The last few weeks I have written about amazing Uzbekistan, but now it is time to return to my big trip in China last year. Still, I haven’t told everything about it. So let’s continue. After slow rafting around the karst mountains of Yangshuo and hiking across the rice terraces of Ping’an we went back to the civilized world. We ended our trip in Hong Kong. A true metropolis, and one I have been dreaming about since the episodes of the Dutch television show ‘Wie is de mol’ (for our Dutchies, you know what I mean). Hong Kong was a true refreshment after China. The people spoke better English, they were very helpful with directions and all the street signs were in English. That made navigating through this city very easy. We quickly decided that getting to know Hong Kong was best done through our bellies! We booked a food tour with Hong Kong Foodie Tours. Looking back, this was a great decision because we not only tasted great food, but we also learnt a lot about the eating habits and local life and even saw some great street art!
From wonton and sugar cane to Portuguese sweets
The tour took place in the neighborhoods Central and Sheung Wan, also known as the financial heart of Hong Kong. Not really a place you would expect finding great food. Our guide took us first to the basement of a small Wonton Noodle restaurant. Because of the cheap prices this restaurant, that used to be a street food stall, is extremely popular with the locals. After a peek in the kitchen we each got a bowl with freshly made wonton in broth. Sadly, I could not taste this meal, because they only served fish of beef wontons. But my boyfriend certainly liked it!
Sugar cane juice
With food comes drinks, and in Hong Kong they have a special kind of juice: sugar cane juice. When it is hot in the city, the locals like to drink this refreshing juice. We drank our sugar cane juice at one of the oldest sugar cane juice shops in Hong Kong: Kung Lee. The owner has been serving for more than 70 years nothing else but sugar cane juice and it is even prepared for you on the spot. And I must say, it is very sweet but delicious.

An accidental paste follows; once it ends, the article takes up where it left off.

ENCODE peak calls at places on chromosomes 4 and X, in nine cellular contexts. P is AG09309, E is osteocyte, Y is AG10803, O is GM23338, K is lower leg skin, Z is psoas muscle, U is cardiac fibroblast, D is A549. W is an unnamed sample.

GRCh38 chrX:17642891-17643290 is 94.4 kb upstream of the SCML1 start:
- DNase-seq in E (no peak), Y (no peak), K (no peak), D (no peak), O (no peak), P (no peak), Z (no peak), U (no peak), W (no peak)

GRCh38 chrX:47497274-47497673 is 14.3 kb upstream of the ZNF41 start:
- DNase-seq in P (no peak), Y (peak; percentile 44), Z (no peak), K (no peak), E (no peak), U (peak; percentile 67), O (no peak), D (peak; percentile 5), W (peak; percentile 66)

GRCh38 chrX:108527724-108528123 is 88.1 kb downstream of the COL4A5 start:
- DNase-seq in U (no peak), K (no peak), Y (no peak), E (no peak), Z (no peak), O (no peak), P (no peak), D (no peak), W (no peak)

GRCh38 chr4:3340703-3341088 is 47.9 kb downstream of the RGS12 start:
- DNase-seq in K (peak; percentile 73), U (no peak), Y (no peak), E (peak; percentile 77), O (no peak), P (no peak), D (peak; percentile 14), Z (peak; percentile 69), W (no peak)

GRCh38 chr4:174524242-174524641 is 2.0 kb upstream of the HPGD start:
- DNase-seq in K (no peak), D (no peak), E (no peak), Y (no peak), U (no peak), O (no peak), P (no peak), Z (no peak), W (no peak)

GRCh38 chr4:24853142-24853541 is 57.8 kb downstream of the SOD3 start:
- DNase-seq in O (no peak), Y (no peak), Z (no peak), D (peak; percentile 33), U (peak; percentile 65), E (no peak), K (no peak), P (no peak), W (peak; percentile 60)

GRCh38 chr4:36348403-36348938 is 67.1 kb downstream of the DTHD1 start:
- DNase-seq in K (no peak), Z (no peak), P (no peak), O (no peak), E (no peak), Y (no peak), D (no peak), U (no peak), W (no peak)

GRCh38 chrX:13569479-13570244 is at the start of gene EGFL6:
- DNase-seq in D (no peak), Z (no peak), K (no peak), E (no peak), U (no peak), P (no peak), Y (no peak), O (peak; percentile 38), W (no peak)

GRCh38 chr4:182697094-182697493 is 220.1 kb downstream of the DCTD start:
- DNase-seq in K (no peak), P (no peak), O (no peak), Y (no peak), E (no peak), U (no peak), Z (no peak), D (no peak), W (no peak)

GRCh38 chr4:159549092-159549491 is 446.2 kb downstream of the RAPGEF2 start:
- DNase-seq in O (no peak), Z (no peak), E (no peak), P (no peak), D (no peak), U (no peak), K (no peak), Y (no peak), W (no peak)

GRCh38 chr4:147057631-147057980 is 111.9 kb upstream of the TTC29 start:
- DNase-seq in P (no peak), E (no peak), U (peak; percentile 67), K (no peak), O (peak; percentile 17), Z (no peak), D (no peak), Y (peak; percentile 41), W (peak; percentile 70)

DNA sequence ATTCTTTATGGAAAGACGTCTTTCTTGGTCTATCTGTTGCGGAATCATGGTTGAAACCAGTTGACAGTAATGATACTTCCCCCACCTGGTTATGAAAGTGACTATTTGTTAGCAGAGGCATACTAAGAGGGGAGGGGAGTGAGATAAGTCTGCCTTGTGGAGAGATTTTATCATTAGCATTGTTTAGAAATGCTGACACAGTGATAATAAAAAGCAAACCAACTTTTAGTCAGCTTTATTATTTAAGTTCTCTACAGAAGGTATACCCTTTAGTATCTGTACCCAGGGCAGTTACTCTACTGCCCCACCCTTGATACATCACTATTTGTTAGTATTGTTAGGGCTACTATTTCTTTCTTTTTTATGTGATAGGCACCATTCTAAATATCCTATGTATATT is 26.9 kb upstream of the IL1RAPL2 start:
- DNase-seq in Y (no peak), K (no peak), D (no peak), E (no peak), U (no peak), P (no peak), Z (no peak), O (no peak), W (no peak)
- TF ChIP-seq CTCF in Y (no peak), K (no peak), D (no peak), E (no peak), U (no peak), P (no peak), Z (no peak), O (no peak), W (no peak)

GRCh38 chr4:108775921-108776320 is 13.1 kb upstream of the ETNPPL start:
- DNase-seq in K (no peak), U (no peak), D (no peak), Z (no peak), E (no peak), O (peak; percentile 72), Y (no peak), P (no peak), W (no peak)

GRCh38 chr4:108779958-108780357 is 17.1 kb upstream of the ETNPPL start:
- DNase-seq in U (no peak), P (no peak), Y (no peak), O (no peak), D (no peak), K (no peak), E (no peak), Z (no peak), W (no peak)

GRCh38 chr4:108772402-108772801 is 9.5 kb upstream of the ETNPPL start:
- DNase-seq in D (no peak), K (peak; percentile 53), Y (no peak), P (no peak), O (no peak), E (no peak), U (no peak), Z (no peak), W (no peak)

Hong Kong, and all of China, is known for the dim sum and also this was part of our food tour. We stopped at a family restaurant and sat down at a table full of dim sum dishes. We could choose from Har Gao and Siu Mai (dumplings, Jaa Chun Guen (spring rolls) and Char Siu Bao (steamed buns with bbq pork). This time there were also some vegetarian options, so I could eat along 🙂
Portuguese egg tarts
What is eating without dessert? Our last stop was a sweet treat with a Portuguese flavor. Hong Kong is not that far away from the former Portuguese colony Macau and this way the Portuguese kitchen made its way to Hong Kong in the forties. I had already tasted the Portuguese egg tarts during a weekend in Lisbon, but also in far away Asia it tasted pretty good.
Eating yin and yang
The tour took us not only to local restaurants, it also showed us a lot of the local life. For instance, we saw a 80-year-old street barber, we visited the mystic Man Mo temple and we walked across the disappearing street restaurants. Sadly, the governement decided to stop issuing licenses for these markets. Our guide also took us to the vegetable markets where she told us about the traditional warm (yin) and cold (yang) ingredients, referring to the Chinese medicine theory. In winter the locals eat mainly warm ingredients (i.e. ginger or ham) and in summer they will eat cold ingredients (i.e. tahoe or winter melon). Also illnesses are described in terms of yin and yang. If you have a stomach flu, the Chinese will say your stomach is on fire and you need to cool it off with cold ingredients like sugar cane juice of lotus root. I was actually surprised how much influence this way of thinking has on daily life.
Spotting street art in Sheung Wan
The food tour also came with a nice surprise, because along the way I saw a lot of street art. Something I did not expect, because street art and China don’t really get along. Only within a couple of areas street art is allowed, like M50 in Shanghai and 798 district in Beijing. But outside of those areas you hardly see any street art. Hong Kong is the exception to this rule. Since 2014, this city has a annually street art festival. You can find most pieces in the area of Sheung Wan around the Upper Station Street, Sai Street and Hollywood Street. I really think this was a nice – and spontaneous – addition to the food tour.
Officially the food tour takes 3,5 hours, but we spent 5 hours with the guide. This wasn’t a punishment at all, because I really enjoyed it! This tour was more than only tasting food, I also learnt a lot about the city, the local life and the traditions. I really recommend this tour for a first day in Hong Kong to get to know the city.
What do you think of Hong Kong? Which food tour was a big surprise for you?
Addresses we visited and liked during the food tour:
Tsim Chai Kee, 98 Wellington Street, Central, Hong Kong
Kung Lee Sugan Cane Juice, 60 Hollywood Road, Central, Hong Kong
Dim Sum Square, 88 Jervois street, Sheung Wan, Hong Kong
Hei Lee Cake Shop, 3 Hillier Street, Sheung Wan, Hong Kong